Three trenches were excavated in the triangular Peter Floeck tract, all of which was recorded as 41HR1166. This was the location of Peter Floeck residence and Floeck’s Brewery ca. 1859–1867. These trenches revealed thick layers of artificial fill and extensively disturbed remains. Historic residential artifacts and redeposited remnants of brick structures were encountered in some places, and part of one trench was dominated by a disturbance within an area of hydrocarbon-saturated clay soils. The disturbance is a large excavated pit that was lined with plastic and then filled with clean sand. It cuts through the contaminated clay layer and probably represents an attempt to remove contaminated soils. The contaminated soils are associated with a historic gasometer structure (a tank for storing manufactured gas for street lighting) at this location.
The third investigation described in this report was in the summer of 2018 when additional trenching was conducted at the Arsenal Block site. This work involved a series of 10 deep trenches in a continuous north-south line on a lower bench close to Buffalo Bayou. The 2018 trenches started some 12–16 ft lower than the 2015 trenches and were excavated another 9–16 ft deeper into the deposits inside the old Arsenal Block gully. The findings in these trenches were radically different that what was observed in 2015. The 2018 trenches revealed extensive deposits dominated by coal ash and hydrocarbon-saturated soils. Archival research indicates that these are waste materials generated in a coal-fired gas manufacturing plant or a coal-fired electrical generating plant in the immediate vicinity of the Arsenal Block.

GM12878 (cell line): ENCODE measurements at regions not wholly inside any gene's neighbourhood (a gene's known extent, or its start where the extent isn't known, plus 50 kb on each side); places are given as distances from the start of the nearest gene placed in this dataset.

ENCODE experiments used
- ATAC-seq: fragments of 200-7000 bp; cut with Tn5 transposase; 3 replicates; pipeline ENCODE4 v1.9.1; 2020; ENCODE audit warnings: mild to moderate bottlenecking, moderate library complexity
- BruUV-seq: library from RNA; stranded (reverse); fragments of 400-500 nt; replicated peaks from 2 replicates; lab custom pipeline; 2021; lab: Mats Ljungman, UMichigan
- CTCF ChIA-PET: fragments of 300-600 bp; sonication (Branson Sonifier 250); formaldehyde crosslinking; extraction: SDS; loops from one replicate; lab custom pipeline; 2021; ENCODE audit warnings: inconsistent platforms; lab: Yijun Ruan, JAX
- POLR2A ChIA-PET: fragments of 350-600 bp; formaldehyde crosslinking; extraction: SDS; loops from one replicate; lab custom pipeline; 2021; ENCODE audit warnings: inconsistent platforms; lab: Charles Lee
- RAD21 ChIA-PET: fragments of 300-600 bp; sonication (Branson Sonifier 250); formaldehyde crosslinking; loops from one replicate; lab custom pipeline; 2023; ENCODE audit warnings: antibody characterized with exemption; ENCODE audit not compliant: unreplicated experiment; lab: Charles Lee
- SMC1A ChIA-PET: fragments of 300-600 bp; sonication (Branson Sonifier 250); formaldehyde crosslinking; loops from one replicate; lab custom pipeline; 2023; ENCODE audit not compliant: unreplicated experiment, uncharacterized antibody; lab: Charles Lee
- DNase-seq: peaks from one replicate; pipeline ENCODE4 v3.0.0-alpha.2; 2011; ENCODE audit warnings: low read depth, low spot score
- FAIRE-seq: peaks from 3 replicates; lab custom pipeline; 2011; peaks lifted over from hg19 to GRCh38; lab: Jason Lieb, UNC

Of the four sites examined during the 2014, 2015, and 2018 investigations, only the Frost Town site, 41HR982, is considered eligible for listing in the National Register of Historic Places and designation as a State Antiquities Landmark. This assessment was made and agreed upon by Prewitt and Associates, Inc., the Texas Department of Transportation, and the Texas Historical Commission based on the results of the original 2004 survey. This assessment was reconfirmed after the 2015 survey, and planning for an intensive archeological data recovery effort at the Frost Town site had already begun. Based on the results of the 2014, 2015, and 2018 investigations, the extensively disturbed and secondary dump deposits at the other three sites have no research value beyond what has been gleaned from the site recording and archival research presented here. Consequently, it is recommended that the portions of 41HR1157, 41HR1166, and 41HR1167 that are within the Elysian Viaduct project corridor are not eligible for National Register listing and State Antiquities Landmark designation. This assessment does not apply to parts of these sites outside the Elysian Viaduct corridor.